The groundskeeper waved his
hand over the stare of the motionless man on the bench.
"Dead," he muttered and glanced across
the street at the hospital complex, a small city twinkling in the dawn.
Vince Dooley was on the 6th
floor. He was all skin and bones. It didn't look good.
Meanwhile the inconveniencies.
Vince observed his wife Evey sitting
next to his bed. What a great set she had; if he could only get his
mouth around them one more time.
And a cigarette. One more. Just one.
The nurse shrieked,
"You'll blow us up!"
One more of something
was magic. Like another day.
Emily, his niece, had been badgered by
family to come say goodbye. With tattoos, a nose ring and an attitude
to piss off the Dalai Lama she was way off message as far as her elders
Emily sat indifferently and bounced her
foot and chewed gum and waited to be dismissed. She had been
the sweetest of things as a child. Ach, why ever grow up?
His voice gone Vince blinked discreetly
at Emily to get her attention. It took several tries but she finally
responded and stepped next to the bed. Vince crooked his finger. Emily
leaned over. He whispered. Emily nodded affirmatively, crept
her hand into her purse and tucked a cigarette and matchbook behind
The two beamed at each other as if
theirs was the heist of the century.
It was long into the
night. The graveyard shift was slaphappy from the unbroken
croon of the seriously ill wailing a collective protest at the whole
Vince yanked the oxygen tubes from his
nose and the IVs from his veins. Blood tumbled down his arm which he
stanched with a fistful of kleenex. He lay still to catch a breath and
sipped it like scalding tea when it arrived. He counted to
ten and sat up. He reached under the pillow to collect his
stash. Ten again and he was standing.
He peeked out of the doorway for a
clear coast and on the mark shuffled down the hallway. He used the wall
as ballast and moved as fast as his delirium would allow. The inane
hospital slippers scraped across the floor and threatened sabotage.
Vince yipped triumphantly when he made
the elevator and out the front entrance under the noses of the drowsy
He ambled across the street to the park. A chilly stone bench
came to his rescue and he collapsed.
The lid of night tilted back and the
first light peeked under. Smiling he pawed at the horizon and
opened a clenched fist for his treasure. He drew the length of the
cigarette slowly under his nostrils and pasted it onto his lower lip.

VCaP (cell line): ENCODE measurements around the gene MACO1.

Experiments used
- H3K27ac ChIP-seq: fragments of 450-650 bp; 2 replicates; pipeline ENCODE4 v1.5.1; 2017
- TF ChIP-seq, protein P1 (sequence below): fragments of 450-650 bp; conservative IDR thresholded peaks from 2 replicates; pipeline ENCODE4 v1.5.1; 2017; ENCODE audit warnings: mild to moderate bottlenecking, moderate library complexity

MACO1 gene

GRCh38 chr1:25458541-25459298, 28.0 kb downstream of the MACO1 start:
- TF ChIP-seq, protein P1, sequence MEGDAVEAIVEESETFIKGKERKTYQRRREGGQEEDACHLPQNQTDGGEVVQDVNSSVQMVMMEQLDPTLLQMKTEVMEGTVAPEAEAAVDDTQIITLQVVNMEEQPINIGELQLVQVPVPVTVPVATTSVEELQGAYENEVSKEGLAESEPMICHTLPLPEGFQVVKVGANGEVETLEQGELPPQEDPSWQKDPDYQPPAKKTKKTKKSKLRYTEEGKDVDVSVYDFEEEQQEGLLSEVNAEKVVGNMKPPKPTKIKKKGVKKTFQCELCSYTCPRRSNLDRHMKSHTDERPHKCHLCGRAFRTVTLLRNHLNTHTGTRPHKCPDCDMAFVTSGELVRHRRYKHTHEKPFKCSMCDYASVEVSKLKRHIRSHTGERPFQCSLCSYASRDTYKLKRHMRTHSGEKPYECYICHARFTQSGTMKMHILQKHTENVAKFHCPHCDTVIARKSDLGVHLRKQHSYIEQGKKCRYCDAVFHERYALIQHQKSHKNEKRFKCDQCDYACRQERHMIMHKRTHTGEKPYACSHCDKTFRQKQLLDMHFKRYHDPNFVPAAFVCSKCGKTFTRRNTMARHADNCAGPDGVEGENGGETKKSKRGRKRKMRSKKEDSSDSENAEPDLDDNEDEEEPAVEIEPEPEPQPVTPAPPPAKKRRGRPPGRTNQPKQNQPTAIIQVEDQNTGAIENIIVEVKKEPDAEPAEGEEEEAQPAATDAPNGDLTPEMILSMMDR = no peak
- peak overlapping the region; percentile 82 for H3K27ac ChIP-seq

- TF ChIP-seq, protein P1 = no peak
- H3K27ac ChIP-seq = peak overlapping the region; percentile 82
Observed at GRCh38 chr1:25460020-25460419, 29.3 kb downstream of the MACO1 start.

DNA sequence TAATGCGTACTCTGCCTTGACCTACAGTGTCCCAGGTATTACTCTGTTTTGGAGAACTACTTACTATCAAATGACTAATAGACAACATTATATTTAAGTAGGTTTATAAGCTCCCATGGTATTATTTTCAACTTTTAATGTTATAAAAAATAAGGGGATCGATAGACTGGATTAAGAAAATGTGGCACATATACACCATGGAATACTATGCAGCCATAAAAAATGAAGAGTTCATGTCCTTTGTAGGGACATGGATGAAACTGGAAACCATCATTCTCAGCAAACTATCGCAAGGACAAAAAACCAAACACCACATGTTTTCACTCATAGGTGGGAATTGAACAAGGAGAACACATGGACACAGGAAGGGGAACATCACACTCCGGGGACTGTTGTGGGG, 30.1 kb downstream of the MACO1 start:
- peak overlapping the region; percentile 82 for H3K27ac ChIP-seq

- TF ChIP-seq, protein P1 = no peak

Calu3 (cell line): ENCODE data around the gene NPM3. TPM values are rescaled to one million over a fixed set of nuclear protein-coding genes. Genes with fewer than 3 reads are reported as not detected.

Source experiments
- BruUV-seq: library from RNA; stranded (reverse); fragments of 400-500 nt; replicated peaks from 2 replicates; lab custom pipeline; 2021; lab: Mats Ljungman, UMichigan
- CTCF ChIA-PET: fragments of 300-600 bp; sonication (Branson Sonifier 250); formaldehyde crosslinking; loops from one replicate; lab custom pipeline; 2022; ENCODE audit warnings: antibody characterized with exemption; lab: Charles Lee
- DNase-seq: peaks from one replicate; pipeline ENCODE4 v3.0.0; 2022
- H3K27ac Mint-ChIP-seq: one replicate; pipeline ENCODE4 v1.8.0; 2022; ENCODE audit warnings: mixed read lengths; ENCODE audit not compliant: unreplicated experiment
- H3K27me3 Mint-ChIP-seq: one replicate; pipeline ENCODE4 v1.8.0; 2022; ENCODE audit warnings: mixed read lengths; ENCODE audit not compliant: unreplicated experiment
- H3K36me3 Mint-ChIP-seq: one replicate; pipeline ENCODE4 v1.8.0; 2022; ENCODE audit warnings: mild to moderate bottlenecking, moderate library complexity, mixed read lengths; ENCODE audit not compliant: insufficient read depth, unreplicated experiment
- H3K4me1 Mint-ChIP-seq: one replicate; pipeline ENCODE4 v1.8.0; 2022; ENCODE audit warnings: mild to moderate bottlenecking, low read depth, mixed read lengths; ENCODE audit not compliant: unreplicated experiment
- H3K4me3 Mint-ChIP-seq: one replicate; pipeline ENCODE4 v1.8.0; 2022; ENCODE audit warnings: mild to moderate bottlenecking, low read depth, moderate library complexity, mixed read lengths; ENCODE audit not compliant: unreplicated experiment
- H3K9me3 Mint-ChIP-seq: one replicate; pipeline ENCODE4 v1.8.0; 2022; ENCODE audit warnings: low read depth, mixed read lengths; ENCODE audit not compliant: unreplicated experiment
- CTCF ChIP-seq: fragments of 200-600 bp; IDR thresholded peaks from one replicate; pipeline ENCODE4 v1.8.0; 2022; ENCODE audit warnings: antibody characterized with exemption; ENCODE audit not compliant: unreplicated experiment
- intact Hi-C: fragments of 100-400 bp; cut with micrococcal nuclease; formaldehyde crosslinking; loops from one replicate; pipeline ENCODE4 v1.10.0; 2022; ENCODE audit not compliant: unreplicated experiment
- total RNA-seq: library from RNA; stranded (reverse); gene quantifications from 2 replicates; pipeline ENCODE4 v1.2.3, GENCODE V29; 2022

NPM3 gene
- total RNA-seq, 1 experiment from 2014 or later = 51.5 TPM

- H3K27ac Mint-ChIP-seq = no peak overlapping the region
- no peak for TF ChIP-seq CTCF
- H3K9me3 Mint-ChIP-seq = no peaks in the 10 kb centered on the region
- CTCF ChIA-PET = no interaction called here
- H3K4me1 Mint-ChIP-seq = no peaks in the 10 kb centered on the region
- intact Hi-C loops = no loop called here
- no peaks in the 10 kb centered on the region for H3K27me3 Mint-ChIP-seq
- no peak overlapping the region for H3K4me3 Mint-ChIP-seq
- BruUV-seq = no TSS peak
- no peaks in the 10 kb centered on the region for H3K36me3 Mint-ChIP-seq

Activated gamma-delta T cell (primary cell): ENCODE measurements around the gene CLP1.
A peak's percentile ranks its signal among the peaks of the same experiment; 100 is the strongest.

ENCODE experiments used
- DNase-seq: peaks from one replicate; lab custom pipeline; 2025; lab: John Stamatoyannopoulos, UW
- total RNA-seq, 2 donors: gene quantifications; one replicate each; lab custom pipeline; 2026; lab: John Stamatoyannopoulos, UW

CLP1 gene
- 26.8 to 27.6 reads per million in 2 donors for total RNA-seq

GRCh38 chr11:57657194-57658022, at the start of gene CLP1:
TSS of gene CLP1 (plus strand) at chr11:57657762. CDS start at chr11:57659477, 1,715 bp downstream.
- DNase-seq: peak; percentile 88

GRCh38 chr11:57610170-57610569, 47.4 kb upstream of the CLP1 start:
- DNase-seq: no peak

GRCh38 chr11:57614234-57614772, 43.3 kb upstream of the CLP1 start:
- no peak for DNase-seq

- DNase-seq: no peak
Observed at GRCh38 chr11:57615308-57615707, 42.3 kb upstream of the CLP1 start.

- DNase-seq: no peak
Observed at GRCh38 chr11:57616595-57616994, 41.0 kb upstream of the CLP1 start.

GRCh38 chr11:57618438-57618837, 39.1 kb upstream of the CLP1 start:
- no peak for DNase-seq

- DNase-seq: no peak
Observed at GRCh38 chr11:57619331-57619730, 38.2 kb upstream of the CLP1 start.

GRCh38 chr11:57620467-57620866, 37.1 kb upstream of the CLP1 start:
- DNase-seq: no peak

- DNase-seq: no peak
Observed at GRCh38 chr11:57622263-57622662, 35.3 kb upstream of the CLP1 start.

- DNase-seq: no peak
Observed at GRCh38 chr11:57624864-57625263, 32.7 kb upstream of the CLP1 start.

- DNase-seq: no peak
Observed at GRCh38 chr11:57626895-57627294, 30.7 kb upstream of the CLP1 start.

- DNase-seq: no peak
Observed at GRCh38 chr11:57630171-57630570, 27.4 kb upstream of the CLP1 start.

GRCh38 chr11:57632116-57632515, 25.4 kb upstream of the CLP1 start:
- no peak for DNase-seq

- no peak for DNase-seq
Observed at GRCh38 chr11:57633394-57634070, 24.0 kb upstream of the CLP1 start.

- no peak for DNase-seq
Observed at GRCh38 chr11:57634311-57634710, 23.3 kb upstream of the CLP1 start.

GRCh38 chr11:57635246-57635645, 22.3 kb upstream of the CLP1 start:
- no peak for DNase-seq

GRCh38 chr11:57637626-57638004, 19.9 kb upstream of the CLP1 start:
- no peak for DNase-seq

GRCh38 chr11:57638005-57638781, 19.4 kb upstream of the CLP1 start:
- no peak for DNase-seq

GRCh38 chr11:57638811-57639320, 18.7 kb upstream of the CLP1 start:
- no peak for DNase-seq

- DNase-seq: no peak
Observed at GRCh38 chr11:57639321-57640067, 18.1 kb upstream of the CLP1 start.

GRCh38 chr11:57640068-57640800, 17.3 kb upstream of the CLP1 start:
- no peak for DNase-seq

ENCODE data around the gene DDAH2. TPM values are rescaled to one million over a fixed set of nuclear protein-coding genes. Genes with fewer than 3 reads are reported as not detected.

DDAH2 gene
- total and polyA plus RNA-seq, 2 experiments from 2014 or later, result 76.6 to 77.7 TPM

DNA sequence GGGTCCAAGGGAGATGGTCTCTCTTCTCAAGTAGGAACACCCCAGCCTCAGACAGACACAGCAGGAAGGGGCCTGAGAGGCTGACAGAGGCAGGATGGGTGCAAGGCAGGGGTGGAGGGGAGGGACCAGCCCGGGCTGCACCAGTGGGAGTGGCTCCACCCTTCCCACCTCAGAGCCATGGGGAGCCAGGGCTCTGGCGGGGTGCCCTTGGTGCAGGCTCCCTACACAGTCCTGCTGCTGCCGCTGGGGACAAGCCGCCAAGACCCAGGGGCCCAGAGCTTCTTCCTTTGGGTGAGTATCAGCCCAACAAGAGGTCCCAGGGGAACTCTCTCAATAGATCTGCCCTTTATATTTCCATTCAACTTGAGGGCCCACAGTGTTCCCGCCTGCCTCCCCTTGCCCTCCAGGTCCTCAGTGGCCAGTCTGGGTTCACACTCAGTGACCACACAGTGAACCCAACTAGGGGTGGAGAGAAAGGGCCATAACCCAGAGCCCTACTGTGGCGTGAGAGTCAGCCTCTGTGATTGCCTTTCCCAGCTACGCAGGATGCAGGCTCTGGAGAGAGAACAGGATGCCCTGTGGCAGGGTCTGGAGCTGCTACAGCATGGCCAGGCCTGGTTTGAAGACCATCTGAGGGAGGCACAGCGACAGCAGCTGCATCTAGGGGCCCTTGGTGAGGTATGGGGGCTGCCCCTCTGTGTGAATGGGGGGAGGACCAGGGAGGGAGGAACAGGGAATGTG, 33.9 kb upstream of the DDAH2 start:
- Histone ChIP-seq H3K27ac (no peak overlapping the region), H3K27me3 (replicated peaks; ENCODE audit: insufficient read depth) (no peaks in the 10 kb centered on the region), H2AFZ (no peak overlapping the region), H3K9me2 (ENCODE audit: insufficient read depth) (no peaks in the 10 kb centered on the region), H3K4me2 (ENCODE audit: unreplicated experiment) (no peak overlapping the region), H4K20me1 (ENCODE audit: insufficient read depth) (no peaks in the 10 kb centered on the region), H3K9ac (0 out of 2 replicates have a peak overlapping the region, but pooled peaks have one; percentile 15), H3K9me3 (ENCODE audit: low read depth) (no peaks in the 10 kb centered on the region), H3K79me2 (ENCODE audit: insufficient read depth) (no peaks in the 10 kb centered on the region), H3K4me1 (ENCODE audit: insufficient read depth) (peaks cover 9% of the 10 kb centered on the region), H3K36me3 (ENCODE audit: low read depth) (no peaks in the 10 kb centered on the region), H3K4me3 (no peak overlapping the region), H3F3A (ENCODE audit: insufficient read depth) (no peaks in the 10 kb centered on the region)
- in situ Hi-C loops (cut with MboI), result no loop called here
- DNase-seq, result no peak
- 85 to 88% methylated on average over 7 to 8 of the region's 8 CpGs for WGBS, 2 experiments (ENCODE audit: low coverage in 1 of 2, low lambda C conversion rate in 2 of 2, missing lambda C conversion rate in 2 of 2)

He opened the matchbook and with a
supreme effort pulled off a tab. He struck and struck and struck. At
last a flame.
And sky was the color of Evey's cheeks
when she blushed.
Mr. Vince Dooley struggled
most of his life with a deep sense of foreboding. He couldn't figure
it. There was nothing specific. Maybe he had been dropped on
his head as a child. On other side Mr. Dooley was blessed with the
cheery notion he'd always land on his feet.
For the majority of five decades Vince
tiptoed the tightrope between his two fixations until both were
obliterated the night a Boeing 747 crashed into his house.
Mr. Dooley and his wife Evey had been
looking at stars. There were stars outside the open window on
the clear evening and there were stars in Mrs. Dooley's upturned eyes
as Vince toured the contours of her body with a tongue he bragged could
snap the cap off a bottle top. As he moved along Vince at
some murky level sneered at the harangue on boring marriage and
visualized his divorced cronies at the coffee shop as they stared at
their laptops and looked vacantly out the window for someone with a
A delicate breeze fluttered the
curtains and deliciously chilled Vince's saliva trails across Evey's
skin as he artfully daubed her murmurs into a definitive composite.
Suddenly, akin to a train in a tunnel a roar in the sky shook the
house. The Dooley's didn't flinch, inured by repetition. They lived in
the path of an airport. It was the thing they explained to
unsuspecting guests who leapt up and ran for cover. They couldn't have
afforded their own home otherwise. Anything they had promised
themselves, anything to escape apartment life where low wages and high
debt forced the sorry zoo of humanity to congregate. There was no
guarantee a thin wall away you wouldn't have a skinhead, a jihadist, a
pedophile for a neighbor.
Captain Claude Bonein, of Fransair, was
retiring soon. He had a big problem. The engines had
shut down on the 747 he was commanding. He was minutes from landing –
minutes from azure coastlines, Spanish cuisine, gentle tides lapping at
his carefree bunions.
There was a street at the correct
azimuth just beyond the runway Captain Bonein was about to miss. The
captain dug deep for tricks of the trade while his settlement package
flashed across his mind.
The enormous mass of airliner came down
as a man made comet. The landing gear collapsed. A parallel line of
trees bordering the street bent against the wings and sheared them off.
The stripped fuselage skidded on for an
eternity until it reached the Dooley residence at the end of the
cul-de-sac where it knocked the roof back like the top of a lunch box
before squelching to a miraculous stop. The big jet's leviathan nose
poked into the exposed second story bedroom.
Captain Bonein and copilot Jacque
sobbed in triumphant hysteria.
Vince Dooley's derriere bloomed in the
Captain Bonein poked his head out the
shattered cockpit window.
"Bon soir," he said with Gallic
"Likewise, I'm sure," Vince replied
looking back over his shoulder.
Slim Monahan was
born 1945 in Hollywood, California. He graduated from UCLA in 1967,
then served in the U.S. Navy for two years. After thirty years in
business, he is now retired and living in Denver, Colorado. This is his
front page image is copyright ©
by Anthony Kitterick, 2012